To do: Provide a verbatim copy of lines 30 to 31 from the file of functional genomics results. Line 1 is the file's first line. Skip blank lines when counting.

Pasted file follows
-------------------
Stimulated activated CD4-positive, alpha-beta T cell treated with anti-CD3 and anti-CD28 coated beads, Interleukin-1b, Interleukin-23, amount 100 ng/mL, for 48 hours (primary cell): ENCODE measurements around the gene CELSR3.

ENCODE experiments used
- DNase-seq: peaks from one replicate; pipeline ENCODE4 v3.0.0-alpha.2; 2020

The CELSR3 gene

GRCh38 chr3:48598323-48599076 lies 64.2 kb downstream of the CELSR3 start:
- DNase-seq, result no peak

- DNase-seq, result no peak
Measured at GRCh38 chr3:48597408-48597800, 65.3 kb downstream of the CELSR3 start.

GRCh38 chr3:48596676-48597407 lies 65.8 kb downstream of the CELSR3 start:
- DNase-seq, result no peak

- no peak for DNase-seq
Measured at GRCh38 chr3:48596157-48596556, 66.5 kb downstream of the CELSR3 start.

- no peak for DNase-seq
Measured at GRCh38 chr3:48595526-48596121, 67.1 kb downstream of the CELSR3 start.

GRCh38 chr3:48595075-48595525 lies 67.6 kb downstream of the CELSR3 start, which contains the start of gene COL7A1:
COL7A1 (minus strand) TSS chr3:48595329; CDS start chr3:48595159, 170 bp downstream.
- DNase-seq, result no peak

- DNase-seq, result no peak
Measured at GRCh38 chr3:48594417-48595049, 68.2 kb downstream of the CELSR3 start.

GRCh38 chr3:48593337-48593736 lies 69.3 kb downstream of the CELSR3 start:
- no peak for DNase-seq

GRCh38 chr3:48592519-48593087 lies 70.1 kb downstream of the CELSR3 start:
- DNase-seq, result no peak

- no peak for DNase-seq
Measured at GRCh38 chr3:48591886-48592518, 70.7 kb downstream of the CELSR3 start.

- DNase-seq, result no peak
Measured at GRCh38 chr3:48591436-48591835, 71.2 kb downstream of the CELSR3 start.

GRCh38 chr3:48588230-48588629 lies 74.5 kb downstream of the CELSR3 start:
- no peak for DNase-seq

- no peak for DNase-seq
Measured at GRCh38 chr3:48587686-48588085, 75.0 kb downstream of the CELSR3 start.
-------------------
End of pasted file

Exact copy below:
- no peak for DNase-seq
Measured at GRCh38 chr3:48587686-48588085, 75.0 kb downstream of the CELSR3 start.